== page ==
Being beaten, doused with acid or set on fire are just some of the dire fates that meet Pakistani women who are seen to scorn patriarchal rule by exercising free will. Every year, in hundreds of incidents across the country, a woman is violently attacked often by family members because she dared to make a decision regarding her own life.
The more gruesome and shocking cases get reported in the media but little in the way of change in our mindsets towards such horrors ever takes place. In death, these women become symbols of the victimhood and medieval expectations that have been perpetually associated with Pakistani womanhood. The sighs and headshakes after every tragic death reflect a resignation: this is the fate of Pakistani women and while we are sorry about it, there is not much that can be done.
So too will pass the news that a young woman in Murree was tortured and set on fire for refusing a marriage proposal. Her injuries proved too severe and she passed away soon after. According to the police, all suspected attackers are now in custody.
The story of this woman, too, will go down in the annals of female victimhood, while the rest of the country debates whether Sharmeen Obaid-Chinoy did the right thing by highlighting violence against women as it presented a negative image of Pakistan abroad. Meanwhile, the Council of Islamic Ideology is busy defining what kind of weapons can be used to ‘lightly’ beat wives.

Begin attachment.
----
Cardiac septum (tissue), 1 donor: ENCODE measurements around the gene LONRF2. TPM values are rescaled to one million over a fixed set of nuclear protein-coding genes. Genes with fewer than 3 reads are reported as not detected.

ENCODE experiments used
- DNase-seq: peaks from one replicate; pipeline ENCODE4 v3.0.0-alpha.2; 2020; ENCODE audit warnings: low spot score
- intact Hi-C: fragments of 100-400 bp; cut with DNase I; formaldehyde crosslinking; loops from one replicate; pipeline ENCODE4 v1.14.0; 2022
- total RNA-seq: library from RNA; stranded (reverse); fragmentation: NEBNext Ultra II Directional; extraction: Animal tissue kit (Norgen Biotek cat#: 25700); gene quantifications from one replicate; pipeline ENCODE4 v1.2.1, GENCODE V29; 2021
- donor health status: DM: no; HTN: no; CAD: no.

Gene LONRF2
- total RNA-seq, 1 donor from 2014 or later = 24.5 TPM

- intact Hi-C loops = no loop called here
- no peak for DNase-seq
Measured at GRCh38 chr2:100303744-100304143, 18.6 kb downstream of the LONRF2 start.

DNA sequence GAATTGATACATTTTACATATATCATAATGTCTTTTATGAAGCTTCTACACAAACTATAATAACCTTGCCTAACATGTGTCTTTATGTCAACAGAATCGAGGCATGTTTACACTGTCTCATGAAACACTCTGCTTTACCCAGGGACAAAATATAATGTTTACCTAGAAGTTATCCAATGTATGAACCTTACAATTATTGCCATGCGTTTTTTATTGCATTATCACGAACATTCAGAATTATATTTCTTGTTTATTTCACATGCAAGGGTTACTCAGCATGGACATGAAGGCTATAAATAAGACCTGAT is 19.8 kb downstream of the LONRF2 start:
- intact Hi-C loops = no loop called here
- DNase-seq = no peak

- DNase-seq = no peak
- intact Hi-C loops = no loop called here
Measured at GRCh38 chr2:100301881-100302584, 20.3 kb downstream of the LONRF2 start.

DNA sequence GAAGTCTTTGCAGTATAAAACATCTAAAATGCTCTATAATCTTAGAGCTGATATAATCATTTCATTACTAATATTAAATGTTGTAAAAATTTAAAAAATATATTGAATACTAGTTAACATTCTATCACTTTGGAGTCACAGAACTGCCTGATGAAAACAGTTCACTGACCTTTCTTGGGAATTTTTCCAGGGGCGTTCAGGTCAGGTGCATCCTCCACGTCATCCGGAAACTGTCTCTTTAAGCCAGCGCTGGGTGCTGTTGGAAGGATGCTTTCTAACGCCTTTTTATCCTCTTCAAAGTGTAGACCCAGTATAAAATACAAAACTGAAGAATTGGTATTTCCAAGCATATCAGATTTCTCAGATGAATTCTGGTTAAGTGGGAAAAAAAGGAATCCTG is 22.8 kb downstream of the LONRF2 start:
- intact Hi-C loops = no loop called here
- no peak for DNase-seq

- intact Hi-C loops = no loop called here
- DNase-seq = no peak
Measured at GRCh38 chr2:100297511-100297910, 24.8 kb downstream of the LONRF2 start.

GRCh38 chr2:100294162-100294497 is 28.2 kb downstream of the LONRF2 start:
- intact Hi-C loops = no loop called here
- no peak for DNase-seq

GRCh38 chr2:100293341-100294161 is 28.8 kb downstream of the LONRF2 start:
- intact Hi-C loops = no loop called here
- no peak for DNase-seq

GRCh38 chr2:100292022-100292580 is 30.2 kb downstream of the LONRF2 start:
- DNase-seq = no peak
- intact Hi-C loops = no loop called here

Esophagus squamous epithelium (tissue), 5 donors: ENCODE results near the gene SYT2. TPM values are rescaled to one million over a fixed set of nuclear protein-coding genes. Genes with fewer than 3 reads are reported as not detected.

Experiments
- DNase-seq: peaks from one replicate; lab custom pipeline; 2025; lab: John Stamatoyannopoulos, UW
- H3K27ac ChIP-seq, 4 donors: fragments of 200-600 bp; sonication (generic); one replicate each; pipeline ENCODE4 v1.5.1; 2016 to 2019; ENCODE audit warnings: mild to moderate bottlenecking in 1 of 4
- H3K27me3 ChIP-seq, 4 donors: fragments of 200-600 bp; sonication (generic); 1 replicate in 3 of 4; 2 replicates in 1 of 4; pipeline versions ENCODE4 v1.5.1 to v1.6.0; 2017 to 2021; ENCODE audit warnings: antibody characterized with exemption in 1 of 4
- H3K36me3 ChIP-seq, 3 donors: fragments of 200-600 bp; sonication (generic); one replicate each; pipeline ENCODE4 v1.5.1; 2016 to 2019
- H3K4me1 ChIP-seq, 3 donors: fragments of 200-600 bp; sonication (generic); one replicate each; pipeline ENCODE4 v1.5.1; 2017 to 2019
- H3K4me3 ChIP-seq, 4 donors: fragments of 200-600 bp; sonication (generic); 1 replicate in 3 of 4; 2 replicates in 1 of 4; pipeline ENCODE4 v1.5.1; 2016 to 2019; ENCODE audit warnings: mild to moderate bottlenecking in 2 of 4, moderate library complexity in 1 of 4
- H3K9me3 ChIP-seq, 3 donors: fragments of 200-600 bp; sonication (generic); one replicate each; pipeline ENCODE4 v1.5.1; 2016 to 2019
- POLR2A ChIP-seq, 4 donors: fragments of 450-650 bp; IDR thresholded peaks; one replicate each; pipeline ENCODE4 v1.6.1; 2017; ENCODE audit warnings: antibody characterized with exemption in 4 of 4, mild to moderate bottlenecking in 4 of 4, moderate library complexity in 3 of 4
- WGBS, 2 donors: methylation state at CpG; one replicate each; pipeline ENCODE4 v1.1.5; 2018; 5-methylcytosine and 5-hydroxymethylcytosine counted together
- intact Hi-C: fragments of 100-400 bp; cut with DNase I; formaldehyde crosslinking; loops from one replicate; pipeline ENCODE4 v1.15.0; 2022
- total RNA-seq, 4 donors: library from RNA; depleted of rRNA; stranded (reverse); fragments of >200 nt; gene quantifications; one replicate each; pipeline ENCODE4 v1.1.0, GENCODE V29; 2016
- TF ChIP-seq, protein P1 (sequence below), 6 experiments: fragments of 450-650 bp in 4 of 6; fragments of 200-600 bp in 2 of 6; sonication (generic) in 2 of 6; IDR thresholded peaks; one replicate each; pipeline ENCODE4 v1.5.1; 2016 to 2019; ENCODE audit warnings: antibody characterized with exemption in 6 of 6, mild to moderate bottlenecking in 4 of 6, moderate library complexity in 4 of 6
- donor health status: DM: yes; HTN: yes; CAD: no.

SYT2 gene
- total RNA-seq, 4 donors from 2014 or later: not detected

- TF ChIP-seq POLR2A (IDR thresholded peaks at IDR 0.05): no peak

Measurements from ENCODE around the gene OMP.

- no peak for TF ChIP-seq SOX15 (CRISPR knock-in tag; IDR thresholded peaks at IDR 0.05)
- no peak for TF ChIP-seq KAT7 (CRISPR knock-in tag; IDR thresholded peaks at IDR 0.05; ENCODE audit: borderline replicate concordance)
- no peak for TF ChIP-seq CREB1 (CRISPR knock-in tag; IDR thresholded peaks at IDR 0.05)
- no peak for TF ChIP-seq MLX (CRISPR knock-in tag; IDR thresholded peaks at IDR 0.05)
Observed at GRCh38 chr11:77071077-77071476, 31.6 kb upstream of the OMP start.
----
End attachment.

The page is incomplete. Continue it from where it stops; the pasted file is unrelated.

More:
There is no need for either of these questions to be asked. The news of women being burnt to death gets out to the international community without a documentary and the men in this country continue to torture women without adhering to any legal support or fatwa sanctioning the right amount of beating. The real question is why Pakistanis are more concerned about their international image and the right method of beating wives than they are about the hundreds of women being killed every year with impunity?